Maryanne Fisher PhD, in her article "The Science Behind Falling in Love" posted in Psychology Today in 2013 described the process this way: "Although people experience love differently, the chemistry behind the initial rush of attraction shows us that there are biological explanations to feeling giddy, for example, during those blissful early weeks.

"To start with, dopamine, which is created in the brain and adrenal glands, enhances the release of testosterone. Dopamine affects various organs, including the genitals, the sweat glands, and also the senses. Have you ever noticed that when you are in the early stages of lust or love, you sweat more? Or that the sky seems bluer? Dopamine, in this context of arousal, is partly responsible. As a consequence of dopamine being released, mood and emotions are also influenced, leading to feelings of excitement and happiness. Meanwhile, testosterone increases sexual desire, but also increases aggressive behavior and behaviorally, may push someone to overly pursue the one who is stimulating this intense response.

"After this step, the neurotransmitters norepinephrine and PEA (phenylethylamine) lead to focused attention. Individuals start to 'zero-in' on the person they desire, and at the same time, often have a feeling of euphoria. Norepinephrine is a stimulant, so it causes individuals to feel alert, potentially unable to sleep, and enables them to notice and remember even the smallest of details about their partners. PEA is responsible for the feelings of giddiness, and may cause the loss of appetite. If the relationship doesn't last, the PEA levels fall and are partly responsible for the feelings of depression that can be experienced.

"A feedback loop begins to form, with a brain reward system becoming involved. The reward system sends chemical messages, via neurotransmitters, to various parts of the body, including the stomach, skin, genitals and other organs, which causes them to send messages back to the brain. During the initial stages of love or lust, this reward system is stimulated through very simple means; a lover's touch, seeing their photograph, or even just thinking about this person can increase elevated mood and focused attention."

For the individual, a misinterpretation of what "falling in love" actually is can cause major problems. Real love lasts and is not about our initial biochemical high -- because that high can never last. I suppose its purpose is only to get people together. However, staying together is about a much deeper emotional intimacy and commitment, not brain chemicals and hormones.

5. Lust: Between the Hollywood/TV culture and the Playboy philosophy, lust has become virtually acceptable in our sex-worshiping culture. The epidemic of pornography is clear proof of this reality. Obviously, lust is not love. People lust after perfect strangers and it can lead to such things as rape and all kinds of sexual abuse. It is about extreme selfishness and a lack of respect for others' rights.

There is a difference between attraction and lust. We can be attracted to all kinds of things without it being sexual in nature-- art, flowers, cars, etc. I can find a woman beautiful without wanting her sexually. There is also a difference between temptation and sin. Everyone is tempted in many ways but we only sin when we act on it (even mentally). When we ogle and fantasize, we have crossed the line from attraction to lust. Jesus was clear about it being sin. "But I tell you that anyone who looks at a woman lustfully has already committed adultery with her in his heart" (Matthew 5:28). Of course, this applies to looking at a man lustfully as well. It involves at least two of the 10 Commandments; the 6th Commandment is about avoiding adultery and the 10th Commandment about not coveting what is not yours.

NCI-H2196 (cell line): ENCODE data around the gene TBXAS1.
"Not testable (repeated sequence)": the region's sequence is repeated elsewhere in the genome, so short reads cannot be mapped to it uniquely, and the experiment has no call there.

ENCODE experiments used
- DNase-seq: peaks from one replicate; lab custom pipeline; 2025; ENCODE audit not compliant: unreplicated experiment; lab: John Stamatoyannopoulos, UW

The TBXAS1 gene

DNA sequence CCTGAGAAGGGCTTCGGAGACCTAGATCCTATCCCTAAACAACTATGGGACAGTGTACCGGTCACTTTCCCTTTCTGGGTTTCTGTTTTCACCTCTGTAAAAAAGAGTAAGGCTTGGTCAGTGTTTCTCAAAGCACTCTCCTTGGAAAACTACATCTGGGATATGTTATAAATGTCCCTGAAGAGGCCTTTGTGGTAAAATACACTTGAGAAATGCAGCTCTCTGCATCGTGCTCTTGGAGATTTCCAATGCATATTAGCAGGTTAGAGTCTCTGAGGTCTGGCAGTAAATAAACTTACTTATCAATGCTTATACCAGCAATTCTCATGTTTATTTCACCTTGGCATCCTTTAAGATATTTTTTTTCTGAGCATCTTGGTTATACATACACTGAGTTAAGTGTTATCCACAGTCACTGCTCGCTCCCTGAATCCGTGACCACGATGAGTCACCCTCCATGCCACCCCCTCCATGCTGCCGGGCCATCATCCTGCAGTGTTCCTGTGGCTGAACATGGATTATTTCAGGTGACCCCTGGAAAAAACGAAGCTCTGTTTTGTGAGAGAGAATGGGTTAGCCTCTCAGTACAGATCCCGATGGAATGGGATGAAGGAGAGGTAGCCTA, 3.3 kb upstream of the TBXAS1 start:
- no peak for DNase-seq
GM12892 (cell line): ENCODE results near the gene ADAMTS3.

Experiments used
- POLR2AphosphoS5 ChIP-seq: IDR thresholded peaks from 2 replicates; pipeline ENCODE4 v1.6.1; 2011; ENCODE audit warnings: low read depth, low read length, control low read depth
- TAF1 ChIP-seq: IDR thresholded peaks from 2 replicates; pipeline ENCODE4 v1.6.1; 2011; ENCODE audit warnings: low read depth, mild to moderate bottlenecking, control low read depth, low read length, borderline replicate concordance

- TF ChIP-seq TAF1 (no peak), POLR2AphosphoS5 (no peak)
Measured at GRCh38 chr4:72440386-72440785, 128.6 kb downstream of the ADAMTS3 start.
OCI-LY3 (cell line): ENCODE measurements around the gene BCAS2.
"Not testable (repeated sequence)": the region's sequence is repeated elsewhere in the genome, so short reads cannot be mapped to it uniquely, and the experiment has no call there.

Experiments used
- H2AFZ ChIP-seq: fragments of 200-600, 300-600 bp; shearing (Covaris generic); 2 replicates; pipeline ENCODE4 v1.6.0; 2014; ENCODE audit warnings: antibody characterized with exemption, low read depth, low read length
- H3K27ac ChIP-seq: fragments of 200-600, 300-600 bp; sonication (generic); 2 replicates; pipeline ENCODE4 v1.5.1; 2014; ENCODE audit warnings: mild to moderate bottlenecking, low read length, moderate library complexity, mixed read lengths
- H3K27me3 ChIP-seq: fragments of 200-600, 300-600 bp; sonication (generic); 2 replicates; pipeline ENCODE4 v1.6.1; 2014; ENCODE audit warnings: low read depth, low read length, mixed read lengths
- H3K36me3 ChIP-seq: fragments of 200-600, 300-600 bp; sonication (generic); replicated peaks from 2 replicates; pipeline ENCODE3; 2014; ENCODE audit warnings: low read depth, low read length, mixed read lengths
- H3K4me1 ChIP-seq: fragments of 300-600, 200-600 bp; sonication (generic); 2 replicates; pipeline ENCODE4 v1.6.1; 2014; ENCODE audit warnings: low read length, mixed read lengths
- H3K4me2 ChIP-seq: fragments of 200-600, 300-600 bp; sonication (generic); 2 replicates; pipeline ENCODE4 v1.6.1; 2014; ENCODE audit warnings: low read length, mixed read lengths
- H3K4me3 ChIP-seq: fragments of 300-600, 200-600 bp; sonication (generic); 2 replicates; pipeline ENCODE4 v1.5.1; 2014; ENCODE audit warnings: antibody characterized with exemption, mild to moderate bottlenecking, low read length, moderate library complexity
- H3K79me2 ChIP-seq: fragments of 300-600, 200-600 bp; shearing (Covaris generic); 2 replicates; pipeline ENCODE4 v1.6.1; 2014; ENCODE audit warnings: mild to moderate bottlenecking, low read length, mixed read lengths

6. Romantic Idealism: In western culture it is not unusual for a person to be in-love-with-the-idea-of-love. This feeling is triggered by a cognitive abstraction that seeks and finds a flesh-and-blood object. It can easily become an obsession. We are conditioned to put romantic love on a superhuman pedestal--a position that cannot be sustained by a real life relationship. It leads to disillusion and disappointment. When we find what we think to be a suitable "object" for our idealistic affections (which is often what "puppy love" is), we invest more of ourselves than is appropriate-- to the extent of worship. Rarely do we really know the other person well, but imagination and desire make up the difference. The other becomes much more in our eyes than they really are. The reality is that everyone has faults and weaknesses and no one on this earth is worthy of romantic worship. And as it happens, once we get to know the other well enough, they always fall off of the pedestal we have erected, and strangely enough, we are ones who feel betrayed.

Each of these six psychological ingredients which I have described above are selfish substitutes for love and they tend to sabotage a lasting and mutually satisfying relationship. Although we may deny it in ourselves, much romantic love is actually based on fantasies of what we want the other to be-- that is, our feelings are triggered by our own desires more than by any characteristics of the other person. These intense feelings of being in love are really about ourselves, what we want and what we believe we are going to get. In other words, our "love" is really more selfishness than anything else.

So What Is Real Love?

Love is choice and action for the welfare of another. "Love is a verb" states the song. Love seeks to get to know the other person in increasing depth and breadth. Love is NOT primarily a feeling. If it is real love, it requires effort, patience, and even a willingness to let the other go if that is what is best for them. Sometimes it includes passionate feelings. But passion always comes and goes, and is influenced by many changing variables. But real love is about perseverance and the consistent activity of working toward the benefit of the other. Love is evidenced more by commitment and faithfulness over a lifetime than by emotional passion or sex (although these latter things can be valid expressions of love).

Romantic love does not necessarily mean that marriage is appropriate; we can love people in this way but still have a terrible marriage. Not everyone should get married and we should all be very "picky" about with whom we get romantically involved.